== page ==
Friday, 11 January 2013


A matchless growth of the economies of the world and the vast exploitation of resources has led to an ecological crisis.  This crisis has dawned upon us only recently. It is a proven fact that the world over development has in varied ways eaten itself up. While all are affected by the ecological crisis, the life of the poor, the women and other under privileged groups are largely impoverished. It is the correlation with ecological crisis and exploitation of women that ecofeminism attempts to highlight. The domination of women is interconnected with the domination of nature. Women are largely identified with nature, earth and matter – all of which are inferior as compared to culture that is identified with men. It is nothing else but the power of mind over body as in the philosophy set for us by Descartes the French Philosopher.

Ecofeminism grew out of various social movements – feminist peace and ecology movements in the late 1970s and early 1980s. The term ‘Ecofeminism’ was first used by Francoise D’ Eaubonne but became popular with the growing number of protests against environmental destruction that were triggered off by ecological disasters. The first position argues that particularly equates women to nature and hence in order to understand environmental problems a feminist analysis is best suited. Where women are degraded, nature will also be destroyed and abused. When women are ever giving and nurturing nature will be endlessly exploited as it is looked upon as endlessly fertile.
The ecofeminist argument is therefore based on the ideological fact that women and nature should not be placed hierarchically below men. It is because of such a patriarchal pact that development – much of which is over development has led to the suppression of the voiceless – marginalized groups, women and nature.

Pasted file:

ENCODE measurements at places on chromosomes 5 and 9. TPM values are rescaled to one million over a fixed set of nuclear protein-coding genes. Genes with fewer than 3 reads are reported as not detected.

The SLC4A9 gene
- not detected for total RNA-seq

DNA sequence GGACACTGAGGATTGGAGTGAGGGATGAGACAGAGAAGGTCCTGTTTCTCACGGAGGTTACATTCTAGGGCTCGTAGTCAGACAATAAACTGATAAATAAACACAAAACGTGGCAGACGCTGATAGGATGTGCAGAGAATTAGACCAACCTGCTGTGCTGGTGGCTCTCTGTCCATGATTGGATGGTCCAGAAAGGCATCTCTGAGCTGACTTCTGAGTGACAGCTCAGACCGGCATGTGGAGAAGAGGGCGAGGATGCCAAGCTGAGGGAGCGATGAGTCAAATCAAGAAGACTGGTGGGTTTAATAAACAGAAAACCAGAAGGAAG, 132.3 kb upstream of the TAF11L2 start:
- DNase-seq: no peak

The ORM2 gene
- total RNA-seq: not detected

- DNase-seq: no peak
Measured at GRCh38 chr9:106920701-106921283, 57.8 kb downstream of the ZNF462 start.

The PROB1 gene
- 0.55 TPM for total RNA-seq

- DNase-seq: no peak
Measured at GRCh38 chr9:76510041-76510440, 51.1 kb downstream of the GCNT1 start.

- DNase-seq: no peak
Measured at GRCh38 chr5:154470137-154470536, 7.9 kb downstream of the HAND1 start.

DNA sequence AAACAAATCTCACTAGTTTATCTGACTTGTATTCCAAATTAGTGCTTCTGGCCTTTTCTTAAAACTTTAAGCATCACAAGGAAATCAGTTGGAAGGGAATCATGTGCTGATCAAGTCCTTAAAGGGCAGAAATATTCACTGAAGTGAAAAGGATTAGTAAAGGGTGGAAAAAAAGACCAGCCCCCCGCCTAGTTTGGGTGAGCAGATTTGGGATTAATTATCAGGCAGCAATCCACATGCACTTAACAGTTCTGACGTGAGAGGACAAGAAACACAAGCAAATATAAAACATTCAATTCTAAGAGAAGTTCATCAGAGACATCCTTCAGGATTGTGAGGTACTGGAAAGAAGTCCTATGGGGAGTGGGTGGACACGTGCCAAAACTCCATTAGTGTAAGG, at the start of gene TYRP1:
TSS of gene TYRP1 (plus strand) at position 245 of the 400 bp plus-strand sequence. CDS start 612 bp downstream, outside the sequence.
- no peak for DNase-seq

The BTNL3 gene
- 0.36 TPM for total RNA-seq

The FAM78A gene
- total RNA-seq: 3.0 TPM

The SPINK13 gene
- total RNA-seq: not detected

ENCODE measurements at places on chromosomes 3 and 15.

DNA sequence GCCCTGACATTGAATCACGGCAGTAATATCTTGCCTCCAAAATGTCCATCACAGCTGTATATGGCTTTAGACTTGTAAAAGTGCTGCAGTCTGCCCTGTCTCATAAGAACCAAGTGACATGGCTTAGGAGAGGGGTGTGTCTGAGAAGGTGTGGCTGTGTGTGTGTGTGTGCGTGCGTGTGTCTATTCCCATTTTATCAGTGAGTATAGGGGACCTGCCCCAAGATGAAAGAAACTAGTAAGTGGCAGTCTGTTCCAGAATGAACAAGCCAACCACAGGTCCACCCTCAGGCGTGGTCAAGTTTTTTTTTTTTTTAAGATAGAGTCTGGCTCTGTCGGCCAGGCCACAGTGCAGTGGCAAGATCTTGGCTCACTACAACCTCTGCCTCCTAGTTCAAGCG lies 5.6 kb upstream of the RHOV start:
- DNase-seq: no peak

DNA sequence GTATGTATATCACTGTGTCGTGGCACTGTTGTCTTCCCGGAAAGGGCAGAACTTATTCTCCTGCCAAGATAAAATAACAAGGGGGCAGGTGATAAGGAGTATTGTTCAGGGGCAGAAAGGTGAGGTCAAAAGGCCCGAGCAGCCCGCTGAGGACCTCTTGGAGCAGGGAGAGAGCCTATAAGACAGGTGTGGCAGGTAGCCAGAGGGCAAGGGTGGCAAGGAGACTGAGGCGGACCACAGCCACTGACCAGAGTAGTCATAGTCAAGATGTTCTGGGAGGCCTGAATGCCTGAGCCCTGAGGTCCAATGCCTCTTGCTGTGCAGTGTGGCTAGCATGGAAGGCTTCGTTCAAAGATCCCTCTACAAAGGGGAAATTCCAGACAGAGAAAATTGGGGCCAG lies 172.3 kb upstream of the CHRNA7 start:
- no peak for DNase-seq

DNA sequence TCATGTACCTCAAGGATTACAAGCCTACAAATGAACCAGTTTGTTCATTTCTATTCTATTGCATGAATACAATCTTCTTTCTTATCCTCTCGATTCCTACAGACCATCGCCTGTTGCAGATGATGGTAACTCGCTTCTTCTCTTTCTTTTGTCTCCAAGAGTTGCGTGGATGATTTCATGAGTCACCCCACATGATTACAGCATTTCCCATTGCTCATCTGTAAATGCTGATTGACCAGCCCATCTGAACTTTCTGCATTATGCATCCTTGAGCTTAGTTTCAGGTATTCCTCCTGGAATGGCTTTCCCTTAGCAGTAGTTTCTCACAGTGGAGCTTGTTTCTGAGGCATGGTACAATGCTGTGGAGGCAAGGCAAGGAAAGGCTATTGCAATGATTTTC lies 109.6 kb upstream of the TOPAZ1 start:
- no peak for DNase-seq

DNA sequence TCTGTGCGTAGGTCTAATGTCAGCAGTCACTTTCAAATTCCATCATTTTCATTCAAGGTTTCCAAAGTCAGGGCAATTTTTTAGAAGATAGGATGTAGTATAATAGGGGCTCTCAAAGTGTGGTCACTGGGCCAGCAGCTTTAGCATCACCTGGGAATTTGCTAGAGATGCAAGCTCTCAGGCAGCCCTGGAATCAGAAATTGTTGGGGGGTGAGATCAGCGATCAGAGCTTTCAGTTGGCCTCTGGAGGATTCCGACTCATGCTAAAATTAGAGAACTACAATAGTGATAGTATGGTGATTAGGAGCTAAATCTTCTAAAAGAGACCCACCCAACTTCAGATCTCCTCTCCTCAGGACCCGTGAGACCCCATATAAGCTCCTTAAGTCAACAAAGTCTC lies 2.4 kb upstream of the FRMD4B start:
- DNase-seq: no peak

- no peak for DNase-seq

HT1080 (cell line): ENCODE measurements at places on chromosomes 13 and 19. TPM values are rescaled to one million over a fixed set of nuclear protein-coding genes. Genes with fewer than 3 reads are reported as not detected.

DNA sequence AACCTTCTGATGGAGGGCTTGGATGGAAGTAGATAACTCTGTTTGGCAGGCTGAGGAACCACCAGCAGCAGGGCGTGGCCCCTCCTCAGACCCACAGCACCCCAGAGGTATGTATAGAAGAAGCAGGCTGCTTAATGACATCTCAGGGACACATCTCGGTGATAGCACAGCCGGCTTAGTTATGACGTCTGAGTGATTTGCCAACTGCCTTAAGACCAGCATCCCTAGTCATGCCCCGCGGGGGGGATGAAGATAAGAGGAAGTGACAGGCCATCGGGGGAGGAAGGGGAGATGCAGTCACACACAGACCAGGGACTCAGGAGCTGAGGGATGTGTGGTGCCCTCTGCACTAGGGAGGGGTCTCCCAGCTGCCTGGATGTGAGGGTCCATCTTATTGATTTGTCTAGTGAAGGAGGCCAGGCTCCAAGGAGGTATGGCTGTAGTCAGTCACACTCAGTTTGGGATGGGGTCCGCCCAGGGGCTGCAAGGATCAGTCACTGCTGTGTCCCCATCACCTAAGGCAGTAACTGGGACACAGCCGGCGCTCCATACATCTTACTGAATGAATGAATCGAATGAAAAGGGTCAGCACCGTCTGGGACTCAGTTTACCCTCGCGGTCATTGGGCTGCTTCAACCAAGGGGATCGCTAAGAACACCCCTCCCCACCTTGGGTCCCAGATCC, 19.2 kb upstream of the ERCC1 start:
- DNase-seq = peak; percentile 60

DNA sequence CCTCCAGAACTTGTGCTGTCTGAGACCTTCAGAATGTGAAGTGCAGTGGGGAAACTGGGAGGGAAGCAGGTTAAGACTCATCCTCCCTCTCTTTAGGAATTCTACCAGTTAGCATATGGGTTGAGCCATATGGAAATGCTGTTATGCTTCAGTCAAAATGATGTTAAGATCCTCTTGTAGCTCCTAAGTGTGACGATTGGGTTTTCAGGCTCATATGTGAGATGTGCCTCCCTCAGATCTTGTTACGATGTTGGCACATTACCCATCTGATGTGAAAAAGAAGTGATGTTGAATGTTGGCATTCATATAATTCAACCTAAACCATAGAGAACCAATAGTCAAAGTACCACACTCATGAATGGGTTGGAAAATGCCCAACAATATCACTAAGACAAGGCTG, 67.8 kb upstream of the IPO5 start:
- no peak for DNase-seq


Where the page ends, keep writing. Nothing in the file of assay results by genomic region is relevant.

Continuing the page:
The addiction with consumption that has been intensely increased due to globalization has intensified exploitation. Material progress is in the driver’s seat and this kind of driving, a chasing behind development goals leads us nowhere, except to a position of total abuse of all that can be subjugated.  It is against this kind of a development paradigm that ecofeminism raises its voice. Maria Mies calls this the ‘Myth of catching up Development’ and she states clearly that it has no where led to the desired goals. Other writers too have echoed this opinion. They have highlighted the fact that the poverty of the under-developed countries is not because of ‘natural’ lagging behind, but a direct result of the overdevelopment of the rich industrial countries who exploit the so called periphery in Africa, South America and Asia. According to Mies, the relationship between the overdeveloped industrial countries and the underdeveloped fringe countries is a colonial one – a colonial relationship between man and nature, men and women, and between urban and rural areas.
The secret of unlimited growth is based on this colonial relationship which is not a partnership but a relationship of force and violence by the colonizer of the colonized. Ecofeminism recognizes this power relationship as the main cause of exploitation and squalor of the natural environment and women. This has led to the escalating marginalization of the weaker sections and to the widening gaps between the haves and the have-nots. The tragedy however is that the haves continue to amass wealth at the expense of the have-nots. Globalization and its impact has been both positive and negative, but the negative impact is borne disproportionately by women, the environment and other vulnerable groups.
Are we not then on the wrong path? We pursue the so called growth horizon, yet find ourselves discontented. This is nothing but the Easterlin Paradox named after Richard A. Easterlin who explained this contradiction. The contradiction as he stated refers to the phenomenon that once basic human needs are met (food, shelter, community stability, etc) human happiness does not quantitatively increase with financial gain. It is fundamental that students and the youth are taught this. The more we run behind wealth and all that growth has to offer us, the more apprehensive we get, the less time we have and more we deprive others of not even acquiring their basic needs. What we are then left with is a set of people/countries that have too much and are not happy, and the other set of people and countries that do not have enough and are not happy!
 The modern pursuit of capital accumulation, production and consumption patterns have to be abandoned. Social values of sharing have to be encouraged. The model as advocated by ecofeminists is rooted in a new vision of a non-exploitative, non-colonial, non-patriarchal society which respects, not destroys nature. Let us help turn this vision into our mission!

                                                            ~~~Crystal David John